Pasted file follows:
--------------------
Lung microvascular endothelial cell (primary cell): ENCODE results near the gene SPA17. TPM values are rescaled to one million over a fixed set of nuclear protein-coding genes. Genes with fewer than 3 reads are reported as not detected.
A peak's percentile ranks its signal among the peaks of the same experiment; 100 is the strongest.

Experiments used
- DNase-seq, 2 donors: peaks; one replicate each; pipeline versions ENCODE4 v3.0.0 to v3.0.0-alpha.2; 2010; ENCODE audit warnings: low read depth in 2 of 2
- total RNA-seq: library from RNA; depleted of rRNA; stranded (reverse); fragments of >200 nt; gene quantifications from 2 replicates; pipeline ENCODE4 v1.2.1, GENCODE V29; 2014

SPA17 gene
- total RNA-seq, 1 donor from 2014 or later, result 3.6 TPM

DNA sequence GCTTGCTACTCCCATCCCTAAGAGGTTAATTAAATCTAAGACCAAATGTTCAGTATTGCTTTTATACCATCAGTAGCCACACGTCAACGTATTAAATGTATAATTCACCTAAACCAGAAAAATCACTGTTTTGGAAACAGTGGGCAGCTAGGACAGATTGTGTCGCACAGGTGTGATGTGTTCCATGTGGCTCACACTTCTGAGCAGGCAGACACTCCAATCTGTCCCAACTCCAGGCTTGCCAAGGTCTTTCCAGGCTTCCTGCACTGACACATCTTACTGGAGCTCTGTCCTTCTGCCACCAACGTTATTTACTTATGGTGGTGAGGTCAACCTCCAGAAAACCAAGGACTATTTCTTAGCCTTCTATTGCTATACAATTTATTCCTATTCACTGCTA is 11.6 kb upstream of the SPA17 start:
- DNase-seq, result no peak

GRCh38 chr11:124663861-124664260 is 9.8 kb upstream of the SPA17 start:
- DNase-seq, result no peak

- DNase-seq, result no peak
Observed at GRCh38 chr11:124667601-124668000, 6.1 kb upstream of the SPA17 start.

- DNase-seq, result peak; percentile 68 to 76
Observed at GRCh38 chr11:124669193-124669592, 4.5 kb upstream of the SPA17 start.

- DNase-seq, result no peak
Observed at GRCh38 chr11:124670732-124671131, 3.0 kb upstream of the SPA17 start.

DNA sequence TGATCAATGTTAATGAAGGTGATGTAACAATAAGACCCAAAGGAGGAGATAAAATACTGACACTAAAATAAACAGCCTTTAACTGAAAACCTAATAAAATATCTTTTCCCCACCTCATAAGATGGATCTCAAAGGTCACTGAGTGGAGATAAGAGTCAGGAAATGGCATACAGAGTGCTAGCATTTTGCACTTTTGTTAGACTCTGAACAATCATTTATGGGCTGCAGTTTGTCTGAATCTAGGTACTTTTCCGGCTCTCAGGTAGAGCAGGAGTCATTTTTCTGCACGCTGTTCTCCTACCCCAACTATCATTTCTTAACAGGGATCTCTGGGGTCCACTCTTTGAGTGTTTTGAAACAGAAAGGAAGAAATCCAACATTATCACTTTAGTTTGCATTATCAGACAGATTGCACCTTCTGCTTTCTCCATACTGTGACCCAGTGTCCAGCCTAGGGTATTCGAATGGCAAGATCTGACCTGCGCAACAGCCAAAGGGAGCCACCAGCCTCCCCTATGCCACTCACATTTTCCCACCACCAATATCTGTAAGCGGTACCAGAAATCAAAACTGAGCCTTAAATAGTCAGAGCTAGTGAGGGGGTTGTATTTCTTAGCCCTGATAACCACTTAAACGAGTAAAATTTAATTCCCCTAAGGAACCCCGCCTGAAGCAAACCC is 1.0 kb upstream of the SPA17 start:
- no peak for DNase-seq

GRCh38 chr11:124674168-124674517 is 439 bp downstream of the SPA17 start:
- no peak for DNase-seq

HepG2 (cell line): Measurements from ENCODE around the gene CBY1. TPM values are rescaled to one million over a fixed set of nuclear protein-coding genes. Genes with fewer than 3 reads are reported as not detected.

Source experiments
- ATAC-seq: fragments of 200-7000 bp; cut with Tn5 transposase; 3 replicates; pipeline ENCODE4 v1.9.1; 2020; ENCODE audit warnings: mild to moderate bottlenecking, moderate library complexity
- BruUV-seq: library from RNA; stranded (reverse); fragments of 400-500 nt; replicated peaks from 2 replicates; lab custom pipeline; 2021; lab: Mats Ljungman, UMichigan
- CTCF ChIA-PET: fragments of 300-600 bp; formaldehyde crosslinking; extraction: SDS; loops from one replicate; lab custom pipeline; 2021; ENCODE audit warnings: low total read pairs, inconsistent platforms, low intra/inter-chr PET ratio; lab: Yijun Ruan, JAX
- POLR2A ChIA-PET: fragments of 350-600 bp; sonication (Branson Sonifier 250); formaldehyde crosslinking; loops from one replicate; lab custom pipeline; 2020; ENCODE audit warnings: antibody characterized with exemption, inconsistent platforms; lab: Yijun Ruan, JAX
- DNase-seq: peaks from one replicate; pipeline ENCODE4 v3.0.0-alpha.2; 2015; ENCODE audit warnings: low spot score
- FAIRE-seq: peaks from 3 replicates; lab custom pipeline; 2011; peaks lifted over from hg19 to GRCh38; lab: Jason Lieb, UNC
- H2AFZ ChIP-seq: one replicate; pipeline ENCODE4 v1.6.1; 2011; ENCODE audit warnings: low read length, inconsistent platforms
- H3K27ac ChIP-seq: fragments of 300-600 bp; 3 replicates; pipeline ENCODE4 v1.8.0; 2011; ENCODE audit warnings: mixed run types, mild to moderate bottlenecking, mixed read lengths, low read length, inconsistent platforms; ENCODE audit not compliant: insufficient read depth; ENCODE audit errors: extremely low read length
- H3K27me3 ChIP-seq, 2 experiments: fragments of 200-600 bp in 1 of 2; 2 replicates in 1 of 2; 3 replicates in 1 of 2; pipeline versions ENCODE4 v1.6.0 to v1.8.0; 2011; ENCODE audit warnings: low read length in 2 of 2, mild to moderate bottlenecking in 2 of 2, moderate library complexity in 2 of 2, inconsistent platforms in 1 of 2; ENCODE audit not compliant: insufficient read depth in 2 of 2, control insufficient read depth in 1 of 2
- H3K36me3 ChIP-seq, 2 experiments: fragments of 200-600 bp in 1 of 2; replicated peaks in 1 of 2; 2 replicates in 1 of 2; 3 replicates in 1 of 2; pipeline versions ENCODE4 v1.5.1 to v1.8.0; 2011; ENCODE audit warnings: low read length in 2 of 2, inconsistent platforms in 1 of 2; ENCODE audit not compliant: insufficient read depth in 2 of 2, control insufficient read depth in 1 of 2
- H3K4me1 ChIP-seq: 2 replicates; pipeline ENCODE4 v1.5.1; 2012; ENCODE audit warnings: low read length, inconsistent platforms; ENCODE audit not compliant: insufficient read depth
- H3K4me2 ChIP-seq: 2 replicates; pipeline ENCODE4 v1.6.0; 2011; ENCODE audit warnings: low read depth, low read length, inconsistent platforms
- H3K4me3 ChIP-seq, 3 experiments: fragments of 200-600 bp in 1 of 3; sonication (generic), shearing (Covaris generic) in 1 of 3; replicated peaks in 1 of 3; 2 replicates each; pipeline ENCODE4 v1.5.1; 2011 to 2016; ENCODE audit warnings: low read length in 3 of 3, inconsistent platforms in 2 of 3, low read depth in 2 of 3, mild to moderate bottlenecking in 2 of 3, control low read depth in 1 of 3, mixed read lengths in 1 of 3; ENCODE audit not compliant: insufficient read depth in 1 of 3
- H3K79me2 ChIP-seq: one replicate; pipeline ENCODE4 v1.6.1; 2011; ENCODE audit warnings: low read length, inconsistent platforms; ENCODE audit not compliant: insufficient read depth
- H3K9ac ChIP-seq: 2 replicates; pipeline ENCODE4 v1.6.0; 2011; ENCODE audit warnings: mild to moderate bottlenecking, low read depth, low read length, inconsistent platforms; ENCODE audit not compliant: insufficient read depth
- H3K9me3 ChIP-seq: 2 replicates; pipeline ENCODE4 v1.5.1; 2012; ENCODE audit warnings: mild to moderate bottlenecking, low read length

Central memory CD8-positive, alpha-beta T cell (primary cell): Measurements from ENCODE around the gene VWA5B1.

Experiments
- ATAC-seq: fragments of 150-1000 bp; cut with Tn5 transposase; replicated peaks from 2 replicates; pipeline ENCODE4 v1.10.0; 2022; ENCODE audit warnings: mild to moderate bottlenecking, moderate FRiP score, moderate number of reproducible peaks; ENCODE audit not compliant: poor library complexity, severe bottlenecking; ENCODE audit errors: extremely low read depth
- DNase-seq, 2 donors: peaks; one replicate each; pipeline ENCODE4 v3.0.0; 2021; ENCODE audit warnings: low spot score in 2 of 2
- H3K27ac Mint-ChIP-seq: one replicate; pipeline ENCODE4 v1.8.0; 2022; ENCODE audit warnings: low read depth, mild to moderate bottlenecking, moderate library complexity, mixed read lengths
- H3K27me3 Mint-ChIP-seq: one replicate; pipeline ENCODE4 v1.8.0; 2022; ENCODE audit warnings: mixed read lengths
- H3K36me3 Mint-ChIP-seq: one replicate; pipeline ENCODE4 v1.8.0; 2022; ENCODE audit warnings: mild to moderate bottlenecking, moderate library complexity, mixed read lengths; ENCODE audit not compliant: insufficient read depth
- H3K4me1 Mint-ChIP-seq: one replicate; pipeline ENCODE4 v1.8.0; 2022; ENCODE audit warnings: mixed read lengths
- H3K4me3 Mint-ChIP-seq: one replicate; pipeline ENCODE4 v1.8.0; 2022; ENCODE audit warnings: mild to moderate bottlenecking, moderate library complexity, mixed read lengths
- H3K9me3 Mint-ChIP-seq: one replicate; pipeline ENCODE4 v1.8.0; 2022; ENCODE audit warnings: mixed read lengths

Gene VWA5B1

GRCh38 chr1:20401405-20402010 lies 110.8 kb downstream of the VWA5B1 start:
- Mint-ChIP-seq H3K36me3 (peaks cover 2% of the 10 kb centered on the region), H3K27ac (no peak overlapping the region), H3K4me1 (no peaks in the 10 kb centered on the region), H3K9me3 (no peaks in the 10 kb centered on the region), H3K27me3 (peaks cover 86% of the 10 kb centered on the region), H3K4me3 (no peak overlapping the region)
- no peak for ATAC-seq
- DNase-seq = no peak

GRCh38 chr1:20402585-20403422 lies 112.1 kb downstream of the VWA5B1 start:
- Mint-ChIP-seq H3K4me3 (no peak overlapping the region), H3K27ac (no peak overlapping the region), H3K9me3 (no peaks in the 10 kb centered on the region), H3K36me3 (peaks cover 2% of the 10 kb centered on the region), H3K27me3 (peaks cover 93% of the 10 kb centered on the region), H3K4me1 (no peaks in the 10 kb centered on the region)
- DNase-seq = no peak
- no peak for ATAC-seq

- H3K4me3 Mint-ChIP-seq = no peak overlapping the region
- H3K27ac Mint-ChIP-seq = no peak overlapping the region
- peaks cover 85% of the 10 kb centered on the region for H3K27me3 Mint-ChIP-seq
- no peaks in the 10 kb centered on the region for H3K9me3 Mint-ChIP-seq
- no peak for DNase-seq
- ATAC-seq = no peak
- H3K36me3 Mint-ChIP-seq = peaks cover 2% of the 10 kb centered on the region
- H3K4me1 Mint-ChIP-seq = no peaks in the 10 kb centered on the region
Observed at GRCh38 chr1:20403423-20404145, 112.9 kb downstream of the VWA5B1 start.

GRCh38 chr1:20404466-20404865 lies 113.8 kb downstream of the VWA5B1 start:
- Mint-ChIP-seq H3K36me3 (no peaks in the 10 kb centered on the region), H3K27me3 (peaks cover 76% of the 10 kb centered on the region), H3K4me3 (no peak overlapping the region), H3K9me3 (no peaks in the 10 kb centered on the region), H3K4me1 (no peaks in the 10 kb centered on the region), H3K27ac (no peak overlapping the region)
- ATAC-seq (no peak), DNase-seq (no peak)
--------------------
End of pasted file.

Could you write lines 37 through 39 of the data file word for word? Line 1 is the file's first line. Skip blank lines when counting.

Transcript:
- H3K79me2 ChIP-seq: one replicate; pipeline ENCODE4 v1.6.1; 2011; ENCODE audit warnings: low read length, inconsistent platforms; ENCODE audit not compliant: insufficient read depth
- H3K9ac ChIP-seq: 2 replicates; pipeline ENCODE4 v1.6.0; 2011; ENCODE audit warnings: mild to moderate bottlenecking, low read depth, low read length, inconsistent platforms; ENCODE audit not compliant: insufficient read depth
- H3K9me3 ChIP-seq: 2 replicates; pipeline ENCODE4 v1.5.1; 2012; ENCODE audit warnings: mild to moderate bottlenecking, low read length